FDA Warns E-Cig Companies for Illegal Sales

Unauthorized e-liquid products must be removed from market, FDA says

(RxWiki News) The US Food and Drug Administration (FDA) has issued warning letters to 10 companies for illegally selling electronic cigarette products.

These companies are the first manufacturers the FDA has warned for not getting premarket authorization for their products from the FDA. The deadline to file a premarket tobacco product application to receive this authorization was Sept. 9, 2020.

“The premarket application process ensures that new tobacco products, including many already on the market, will undergo a robust scientific evaluation by the FDA,” said FDA Commissioner Dr. Stephen M. Hahn in a press release. “Scientific review of new products is a critical part of how we carry out our mission to protect the public — especially kids — from the harms associated with tobacco use. In addition to the important premarket scientific review, prioritizing enforcement against those who violate the law by selling unauthorized products is how we help protect public health.”

Now, e-cigarette manufacturers must receive premarket authorization from the FDA in order to legally sell their products. The FDA warned these 10 companies:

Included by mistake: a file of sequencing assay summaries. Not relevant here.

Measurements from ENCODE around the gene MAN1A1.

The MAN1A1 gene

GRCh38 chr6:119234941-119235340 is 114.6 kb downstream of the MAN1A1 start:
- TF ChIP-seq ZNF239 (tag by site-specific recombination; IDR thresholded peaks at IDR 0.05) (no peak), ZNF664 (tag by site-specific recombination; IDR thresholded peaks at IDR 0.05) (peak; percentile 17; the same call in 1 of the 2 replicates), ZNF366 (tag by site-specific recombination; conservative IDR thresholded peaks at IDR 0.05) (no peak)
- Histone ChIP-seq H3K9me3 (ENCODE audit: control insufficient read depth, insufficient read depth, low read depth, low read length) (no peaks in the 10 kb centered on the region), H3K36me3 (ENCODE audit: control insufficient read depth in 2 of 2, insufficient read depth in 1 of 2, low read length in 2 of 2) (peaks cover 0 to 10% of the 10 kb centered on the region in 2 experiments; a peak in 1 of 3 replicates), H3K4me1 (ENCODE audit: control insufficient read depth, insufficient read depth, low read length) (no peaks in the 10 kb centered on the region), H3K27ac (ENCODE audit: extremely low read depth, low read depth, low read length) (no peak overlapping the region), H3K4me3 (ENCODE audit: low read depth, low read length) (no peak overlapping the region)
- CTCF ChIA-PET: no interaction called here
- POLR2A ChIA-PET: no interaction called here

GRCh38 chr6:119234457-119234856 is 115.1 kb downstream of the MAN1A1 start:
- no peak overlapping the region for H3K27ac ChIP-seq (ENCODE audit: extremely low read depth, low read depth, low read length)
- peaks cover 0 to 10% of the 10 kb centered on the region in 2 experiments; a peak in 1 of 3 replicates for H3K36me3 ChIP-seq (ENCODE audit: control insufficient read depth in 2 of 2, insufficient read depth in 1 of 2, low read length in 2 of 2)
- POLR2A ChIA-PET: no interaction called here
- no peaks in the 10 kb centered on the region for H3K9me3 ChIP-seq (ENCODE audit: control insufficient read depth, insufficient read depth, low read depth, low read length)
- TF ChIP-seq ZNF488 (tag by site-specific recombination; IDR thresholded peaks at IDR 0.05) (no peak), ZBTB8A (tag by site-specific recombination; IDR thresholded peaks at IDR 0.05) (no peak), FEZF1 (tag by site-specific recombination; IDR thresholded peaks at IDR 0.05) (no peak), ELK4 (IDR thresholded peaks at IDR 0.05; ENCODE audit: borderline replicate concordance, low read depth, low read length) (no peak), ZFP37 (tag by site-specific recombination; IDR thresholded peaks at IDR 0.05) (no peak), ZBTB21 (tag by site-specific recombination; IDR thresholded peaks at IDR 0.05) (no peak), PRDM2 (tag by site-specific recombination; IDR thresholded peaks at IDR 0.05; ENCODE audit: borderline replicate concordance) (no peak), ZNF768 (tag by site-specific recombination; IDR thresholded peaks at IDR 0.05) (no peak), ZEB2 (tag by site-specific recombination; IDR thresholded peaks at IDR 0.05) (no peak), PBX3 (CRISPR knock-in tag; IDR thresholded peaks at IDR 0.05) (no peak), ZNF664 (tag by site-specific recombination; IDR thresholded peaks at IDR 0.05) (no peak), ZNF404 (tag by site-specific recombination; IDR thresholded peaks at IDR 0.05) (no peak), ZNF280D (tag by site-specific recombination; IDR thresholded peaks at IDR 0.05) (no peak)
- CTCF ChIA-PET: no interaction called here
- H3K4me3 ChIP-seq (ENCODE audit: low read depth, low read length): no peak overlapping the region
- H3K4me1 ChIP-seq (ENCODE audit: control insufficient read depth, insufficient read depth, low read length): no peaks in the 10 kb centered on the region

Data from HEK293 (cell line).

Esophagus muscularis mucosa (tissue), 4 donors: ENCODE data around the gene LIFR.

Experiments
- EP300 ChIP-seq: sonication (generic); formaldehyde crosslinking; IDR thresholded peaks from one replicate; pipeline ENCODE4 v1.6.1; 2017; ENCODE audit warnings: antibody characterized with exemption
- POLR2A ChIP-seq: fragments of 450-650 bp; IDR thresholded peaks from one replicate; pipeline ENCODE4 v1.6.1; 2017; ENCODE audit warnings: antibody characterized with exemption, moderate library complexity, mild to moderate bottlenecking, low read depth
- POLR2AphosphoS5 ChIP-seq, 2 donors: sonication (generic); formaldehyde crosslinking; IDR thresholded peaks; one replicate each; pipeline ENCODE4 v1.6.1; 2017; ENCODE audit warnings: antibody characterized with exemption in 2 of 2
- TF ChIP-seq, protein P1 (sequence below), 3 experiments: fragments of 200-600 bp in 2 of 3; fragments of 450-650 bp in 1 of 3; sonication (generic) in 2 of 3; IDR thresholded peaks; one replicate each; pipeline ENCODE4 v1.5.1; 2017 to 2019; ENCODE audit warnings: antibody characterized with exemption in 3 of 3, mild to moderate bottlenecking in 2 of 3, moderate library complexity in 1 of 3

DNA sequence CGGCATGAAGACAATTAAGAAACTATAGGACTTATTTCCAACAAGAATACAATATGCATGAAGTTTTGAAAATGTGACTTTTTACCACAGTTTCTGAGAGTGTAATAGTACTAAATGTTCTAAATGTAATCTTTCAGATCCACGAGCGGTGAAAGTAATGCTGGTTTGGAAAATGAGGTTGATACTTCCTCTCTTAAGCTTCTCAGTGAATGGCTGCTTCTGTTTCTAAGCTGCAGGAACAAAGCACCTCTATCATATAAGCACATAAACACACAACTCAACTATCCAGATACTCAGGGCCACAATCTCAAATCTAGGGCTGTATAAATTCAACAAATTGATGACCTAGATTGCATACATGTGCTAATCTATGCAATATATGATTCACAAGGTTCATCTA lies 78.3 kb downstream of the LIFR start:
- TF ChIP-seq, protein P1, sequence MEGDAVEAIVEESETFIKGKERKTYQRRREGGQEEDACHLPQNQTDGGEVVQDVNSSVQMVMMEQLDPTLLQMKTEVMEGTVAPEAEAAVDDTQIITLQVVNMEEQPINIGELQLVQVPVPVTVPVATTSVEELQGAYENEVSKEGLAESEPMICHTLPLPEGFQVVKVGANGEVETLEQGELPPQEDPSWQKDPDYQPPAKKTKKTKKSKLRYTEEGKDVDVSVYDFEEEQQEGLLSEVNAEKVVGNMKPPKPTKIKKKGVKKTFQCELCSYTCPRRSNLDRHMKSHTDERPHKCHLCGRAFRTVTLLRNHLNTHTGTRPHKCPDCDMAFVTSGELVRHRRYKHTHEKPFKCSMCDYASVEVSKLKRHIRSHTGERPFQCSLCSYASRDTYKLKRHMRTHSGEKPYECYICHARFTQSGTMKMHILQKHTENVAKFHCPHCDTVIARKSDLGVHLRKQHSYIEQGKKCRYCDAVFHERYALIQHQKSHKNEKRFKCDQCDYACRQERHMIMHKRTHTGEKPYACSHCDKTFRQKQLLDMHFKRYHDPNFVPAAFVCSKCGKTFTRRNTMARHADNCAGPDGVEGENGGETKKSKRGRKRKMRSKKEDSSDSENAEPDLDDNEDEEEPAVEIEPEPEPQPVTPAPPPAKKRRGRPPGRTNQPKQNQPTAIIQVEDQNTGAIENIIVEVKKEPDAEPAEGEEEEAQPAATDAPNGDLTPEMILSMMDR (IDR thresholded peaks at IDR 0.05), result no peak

• Little House Vapes LLC
  • Castle Rock Vapor LLC
  • Dropsmoke Inc.
  • Perfection Vapes Inc.
  • CLS Trading LLC d/b/a Vape Dudes HQ
  • Session Supply Co.
  • Coastal E-Liquid Laboratory/GC Vapors LLC
  • Dr. Crimmy LLC d/b/a Dr. Crimmy’s V-Liquid
  • CMM Capital LLC d/b/a ETX Vape
  • E-Cig Barn LLC

Combined, these companies are selling more than 100,000 products that must comply with federal regulations, the FDA noted. Many of these products are tobacco- and nicotine-related products like e-cigs and e-cig liquids (the flavored nicotine solutions that e-cigs vaporize and users inhale).

These companies have 15 working days to respond to the FDA's warning letters. If they fail to respond and comply with FDA rules, they could face financial penalties and product seizures, among other penalties.

E-cig use has skyrocketed in recent years, especially among young users. These battery-powered devices use a heated coil to heat a nicotine solution into a vapor that the user inhales.

While some research has suggested that e-cigs may deliver fewer toxins than traditional cigarettes, these devices are still unsafe to use, according to the Centers for Disease Control and Prevention (CDC). E-cig use has been tied to a risk of becoming addicted to conventional tobacco cigarettes later on.

If you need help breaking your nicotine habit, talk to your health care provider or community pharmacist.

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Review Date: 
January 18, 2021